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Hochschulmedizin Zurich SKINTEGRITY

Keywords

Skin cancer, wound healing, inflammatory skin disease

Project Overview

SKINTEGRITY.CH is a collaborative research initiative, which brings together experts from different disciplines from Swiss and selected external institutions to address the following overarching aims:

  • To gain a mechanistic understanding of skin repair and disease using a highly interdisciplinary approach
  • To develop novel approaches for improved diagnosis and treatment of impaired wound healing and inflammatory and malignant skin diseases
  • To provide an interdisciplinary training for the next generation of scientists, clinicians and engineers

SKINTEGRITY.CH is based on the Zurich Initiative “SKINTEGRITY”, which was selected as flagship project of “Hochschulmedizin Zürich” (University Medicine Zurich) in 2016. Due to its remarkable success and positive evaluation of new projects, the program was prolonged and extended to various Swiss universities and research institutions in 2021.

SKINTEGRITY.CH unites leading experts in basic science, engineering and clinical medicine with the aim to better understand, diagnose and treat major human skin diseases, including various types of skin cancer. It also provides unique training opportunities for young investigators at the interface between disciplines. The project strongly benefits from the knowledge and expertise of researchers from twelve Swiss universities/research institutions.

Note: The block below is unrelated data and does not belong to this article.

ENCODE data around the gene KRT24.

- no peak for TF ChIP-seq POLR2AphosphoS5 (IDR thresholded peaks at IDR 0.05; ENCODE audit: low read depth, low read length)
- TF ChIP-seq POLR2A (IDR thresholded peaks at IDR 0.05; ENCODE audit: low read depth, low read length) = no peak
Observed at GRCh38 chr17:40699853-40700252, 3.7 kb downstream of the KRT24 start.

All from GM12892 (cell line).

Dr. Maarten Schledorn, Scientific Coordinator of SKINTEGRITY.CH

www.skintegrity.ch
Talimogene laherparepvec (T-VEC) is a genetically modified herpes simplex 1 virus (HSV-1) approved for cancer therapy. A team of SKINTEGRITY.CH researchers and colleagues investigated its effect on the clinical, histological, single-cell transcriptomic, and immune repertoire level using repeated fine-needle aspirates (FNAs) of injected and noninjected lesions in primary cutaneous B cell lymphoma (pCBCL). Oncolytic virotherapy resultd in a rapid eradication of malignant cells. It also lead to interferon pathway activation and early influx of natural killer cells, monocytes, and dendritic cells. These events were followed by enrichment in cytotoxic T cells and a decrease of regulatory T cells in injected and noninjected lesions.

From: Ramelyte, E., Tastanova, A., Balázs, Z., Ignatova, D., Turko, P., Menzel, U., Guenova, E., Beisel, C., Krauthammer, M., Levesque, M. P., & Dummer, R. (2021). Oncolytic virotherapy-mediated anti-tumor response: a single-cell perspective. Cancer Cell, 39(3), 394-406. https://doi.org/10.1016/j.ccell.2020.12.022 (Authors in bold are SKINTEGRITY.CH Principal or Young Investigators)